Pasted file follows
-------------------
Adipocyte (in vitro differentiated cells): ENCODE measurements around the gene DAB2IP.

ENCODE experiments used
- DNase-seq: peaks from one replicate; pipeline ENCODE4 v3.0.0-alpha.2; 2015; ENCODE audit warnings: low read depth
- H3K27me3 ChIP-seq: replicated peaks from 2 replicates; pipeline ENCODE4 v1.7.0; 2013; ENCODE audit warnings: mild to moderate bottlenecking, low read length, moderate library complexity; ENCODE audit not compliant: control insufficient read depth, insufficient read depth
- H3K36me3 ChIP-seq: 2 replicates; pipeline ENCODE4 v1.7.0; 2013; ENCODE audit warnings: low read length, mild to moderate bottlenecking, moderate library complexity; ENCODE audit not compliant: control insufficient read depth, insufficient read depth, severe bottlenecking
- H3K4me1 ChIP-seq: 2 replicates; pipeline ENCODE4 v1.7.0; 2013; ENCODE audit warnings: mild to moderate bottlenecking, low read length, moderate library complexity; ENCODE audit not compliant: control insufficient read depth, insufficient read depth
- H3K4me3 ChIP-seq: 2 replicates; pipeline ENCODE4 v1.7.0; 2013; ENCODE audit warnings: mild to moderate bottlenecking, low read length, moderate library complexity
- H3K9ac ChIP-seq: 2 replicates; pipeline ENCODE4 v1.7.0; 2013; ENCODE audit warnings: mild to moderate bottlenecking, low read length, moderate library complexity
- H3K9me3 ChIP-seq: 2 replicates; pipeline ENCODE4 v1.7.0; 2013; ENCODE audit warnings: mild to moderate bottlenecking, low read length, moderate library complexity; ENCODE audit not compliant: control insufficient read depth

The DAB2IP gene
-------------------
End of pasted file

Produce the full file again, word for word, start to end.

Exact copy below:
Adipocyte (in vitro differentiated cells): ENCODE measurements around the gene DAB2IP.

ENCODE experiments used
- DNase-seq: peaks from one replicate; pipeline ENCODE4 v3.0.0-alpha.2; 2015; ENCODE audit warnings: low read depth
- H3K27me3 ChIP-seq: replicated peaks from 2 replicates; pipeline ENCODE4 v1.7.0; 2013; ENCODE audit warnings: mild to moderate bottlenecking, low read length, moderate library complexity; ENCODE audit not compliant: control insufficient read depth, insufficient read depth
- H3K36me3 ChIP-seq: 2 replicates; pipeline ENCODE4 v1.7.0; 2013; ENCODE audit warnings: low read length, mild to moderate bottlenecking, moderate library complexity; ENCODE audit not compliant: control insufficient read depth, insufficient read depth, severe bottlenecking
- H3K4me1 ChIP-seq: 2 replicates; pipeline ENCODE4 v1.7.0; 2013; ENCODE audit warnings: mild to moderate bottlenecking, low read length, moderate library complexity; ENCODE audit not compliant: control insufficient read depth, insufficient read depth
- H3K4me3 ChIP-seq: 2 replicates; pipeline ENCODE4 v1.7.0; 2013; ENCODE audit warnings: mild to moderate bottlenecking, low read length, moderate library complexity
- H3K9ac ChIP-seq: 2 replicates; pipeline ENCODE4 v1.7.0; 2013; ENCODE audit warnings: mild to moderate bottlenecking, low read length, moderate library complexity
- H3K9me3 ChIP-seq: 2 replicates; pipeline ENCODE4 v1.7.0; 2013; ENCODE audit warnings: mild to moderate bottlenecking, low read length, moderate library complexity; ENCODE audit not compliant: control insufficient read depth

The DAB2IP gene